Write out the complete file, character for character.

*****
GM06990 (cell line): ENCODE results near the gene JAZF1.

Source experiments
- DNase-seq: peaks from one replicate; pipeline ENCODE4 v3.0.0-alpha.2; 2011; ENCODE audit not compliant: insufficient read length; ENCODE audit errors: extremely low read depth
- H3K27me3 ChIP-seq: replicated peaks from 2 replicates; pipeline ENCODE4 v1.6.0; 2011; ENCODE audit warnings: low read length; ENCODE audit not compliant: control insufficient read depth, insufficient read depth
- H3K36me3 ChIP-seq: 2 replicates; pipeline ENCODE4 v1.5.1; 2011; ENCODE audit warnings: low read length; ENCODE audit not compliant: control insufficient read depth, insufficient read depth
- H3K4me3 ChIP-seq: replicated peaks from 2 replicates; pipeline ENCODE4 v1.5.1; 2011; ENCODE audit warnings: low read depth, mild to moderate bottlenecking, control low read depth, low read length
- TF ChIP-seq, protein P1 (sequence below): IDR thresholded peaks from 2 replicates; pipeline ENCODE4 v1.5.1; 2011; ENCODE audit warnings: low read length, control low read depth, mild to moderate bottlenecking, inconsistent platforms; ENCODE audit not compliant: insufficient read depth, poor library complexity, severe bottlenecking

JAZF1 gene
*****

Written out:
GM06990 (cell line): ENCODE results near the gene JAZF1.

Source experiments
- DNase-seq: peaks from one replicate; pipeline ENCODE4 v3.0.0-alpha.2; 2011; ENCODE audit not compliant: insufficient read length; ENCODE audit errors: extremely low read depth
- H3K27me3 ChIP-seq: replicated peaks from 2 replicates; pipeline ENCODE4 v1.6.0; 2011; ENCODE audit warnings: low read length; ENCODE audit not compliant: control insufficient read depth, insufficient read depth
- H3K36me3 ChIP-seq: 2 replicates; pipeline ENCODE4 v1.5.1; 2011; ENCODE audit warnings: low read length; ENCODE audit not compliant: control insufficient read depth, insufficient read depth
- H3K4me3 ChIP-seq: replicated peaks from 2 replicates; pipeline ENCODE4 v1.5.1; 2011; ENCODE audit warnings: low read depth, mild to moderate bottlenecking, control low read depth, low read length
- TF ChIP-seq, protein P1 (sequence below): IDR thresholded peaks from 2 replicates; pipeline ENCODE4 v1.5.1; 2011; ENCODE audit warnings: low read length, control low read depth, mild to moderate bottlenecking, inconsistent platforms; ENCODE audit not compliant: insufficient read depth, poor library complexity, severe bottlenecking

JAZF1 gene